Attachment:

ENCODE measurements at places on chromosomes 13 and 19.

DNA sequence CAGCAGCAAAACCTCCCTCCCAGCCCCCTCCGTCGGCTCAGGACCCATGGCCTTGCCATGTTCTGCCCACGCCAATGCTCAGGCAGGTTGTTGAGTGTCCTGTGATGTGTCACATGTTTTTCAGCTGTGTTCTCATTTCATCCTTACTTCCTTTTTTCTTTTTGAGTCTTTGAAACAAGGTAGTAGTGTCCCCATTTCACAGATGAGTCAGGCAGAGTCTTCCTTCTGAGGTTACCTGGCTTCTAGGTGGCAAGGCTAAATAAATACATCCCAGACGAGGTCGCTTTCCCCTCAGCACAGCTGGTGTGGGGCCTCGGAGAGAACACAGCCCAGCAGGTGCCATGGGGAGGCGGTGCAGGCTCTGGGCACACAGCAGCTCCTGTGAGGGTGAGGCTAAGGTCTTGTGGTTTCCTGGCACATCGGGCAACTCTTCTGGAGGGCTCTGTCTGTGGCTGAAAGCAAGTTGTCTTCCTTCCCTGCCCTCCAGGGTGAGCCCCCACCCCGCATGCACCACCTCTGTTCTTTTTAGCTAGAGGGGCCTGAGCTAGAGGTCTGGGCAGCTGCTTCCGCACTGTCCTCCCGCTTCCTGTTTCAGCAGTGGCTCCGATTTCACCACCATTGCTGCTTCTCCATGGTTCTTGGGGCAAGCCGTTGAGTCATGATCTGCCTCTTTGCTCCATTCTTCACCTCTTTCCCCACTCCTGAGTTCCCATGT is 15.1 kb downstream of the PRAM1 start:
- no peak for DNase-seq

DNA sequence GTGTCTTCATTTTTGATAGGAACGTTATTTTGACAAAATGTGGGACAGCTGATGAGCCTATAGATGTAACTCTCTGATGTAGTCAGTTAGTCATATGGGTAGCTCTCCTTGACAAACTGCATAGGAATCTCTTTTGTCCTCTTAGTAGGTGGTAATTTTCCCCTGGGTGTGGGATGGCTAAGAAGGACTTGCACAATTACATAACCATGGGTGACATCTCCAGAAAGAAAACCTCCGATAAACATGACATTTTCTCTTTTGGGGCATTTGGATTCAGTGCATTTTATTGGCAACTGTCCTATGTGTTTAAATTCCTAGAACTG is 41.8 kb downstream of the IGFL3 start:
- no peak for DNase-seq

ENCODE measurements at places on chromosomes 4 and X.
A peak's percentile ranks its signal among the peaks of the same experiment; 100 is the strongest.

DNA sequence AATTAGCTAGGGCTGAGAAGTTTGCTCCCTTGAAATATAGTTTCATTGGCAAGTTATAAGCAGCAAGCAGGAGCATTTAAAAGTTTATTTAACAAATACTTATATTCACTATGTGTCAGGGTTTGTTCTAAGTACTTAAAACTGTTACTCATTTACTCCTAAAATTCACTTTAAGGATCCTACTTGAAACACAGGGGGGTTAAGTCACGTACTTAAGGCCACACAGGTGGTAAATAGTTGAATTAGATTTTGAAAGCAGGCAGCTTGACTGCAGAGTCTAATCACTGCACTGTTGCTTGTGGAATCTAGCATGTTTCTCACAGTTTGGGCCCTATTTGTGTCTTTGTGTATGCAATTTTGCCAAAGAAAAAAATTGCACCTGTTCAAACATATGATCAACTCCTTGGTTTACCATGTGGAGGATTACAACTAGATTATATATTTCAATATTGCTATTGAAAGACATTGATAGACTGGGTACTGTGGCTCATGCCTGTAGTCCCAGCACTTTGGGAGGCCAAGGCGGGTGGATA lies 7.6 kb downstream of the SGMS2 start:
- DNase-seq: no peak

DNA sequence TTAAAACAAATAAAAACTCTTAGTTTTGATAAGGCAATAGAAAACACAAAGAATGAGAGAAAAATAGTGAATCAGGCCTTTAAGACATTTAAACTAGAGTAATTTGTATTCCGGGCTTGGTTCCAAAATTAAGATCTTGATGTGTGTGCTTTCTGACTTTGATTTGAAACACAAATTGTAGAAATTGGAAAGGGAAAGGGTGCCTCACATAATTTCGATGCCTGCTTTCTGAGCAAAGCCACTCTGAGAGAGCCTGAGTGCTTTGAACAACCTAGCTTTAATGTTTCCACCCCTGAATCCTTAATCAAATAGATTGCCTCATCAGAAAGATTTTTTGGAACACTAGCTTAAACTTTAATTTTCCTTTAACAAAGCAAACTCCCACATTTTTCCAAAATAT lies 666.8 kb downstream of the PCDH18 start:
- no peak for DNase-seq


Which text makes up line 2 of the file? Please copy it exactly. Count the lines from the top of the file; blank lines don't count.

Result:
DNA sequence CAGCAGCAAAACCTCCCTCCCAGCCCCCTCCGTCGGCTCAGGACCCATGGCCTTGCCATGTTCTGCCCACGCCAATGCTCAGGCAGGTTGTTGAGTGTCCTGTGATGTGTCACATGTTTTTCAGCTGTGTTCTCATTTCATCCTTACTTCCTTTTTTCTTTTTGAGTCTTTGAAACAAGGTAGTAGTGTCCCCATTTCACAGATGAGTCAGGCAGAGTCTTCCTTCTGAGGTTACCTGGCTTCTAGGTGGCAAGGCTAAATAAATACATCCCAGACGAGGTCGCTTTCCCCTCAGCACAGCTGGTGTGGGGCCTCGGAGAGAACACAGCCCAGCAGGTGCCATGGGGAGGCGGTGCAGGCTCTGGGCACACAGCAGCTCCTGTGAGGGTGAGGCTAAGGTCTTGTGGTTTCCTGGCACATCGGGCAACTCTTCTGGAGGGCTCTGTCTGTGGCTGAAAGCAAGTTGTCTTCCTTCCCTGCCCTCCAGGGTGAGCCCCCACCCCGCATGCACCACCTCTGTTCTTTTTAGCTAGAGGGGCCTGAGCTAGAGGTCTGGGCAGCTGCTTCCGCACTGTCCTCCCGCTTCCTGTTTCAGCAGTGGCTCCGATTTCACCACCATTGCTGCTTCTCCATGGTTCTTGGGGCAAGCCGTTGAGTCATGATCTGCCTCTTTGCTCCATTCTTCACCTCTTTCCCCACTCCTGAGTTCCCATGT is 15.1 kb downstream of the PRAM1 start: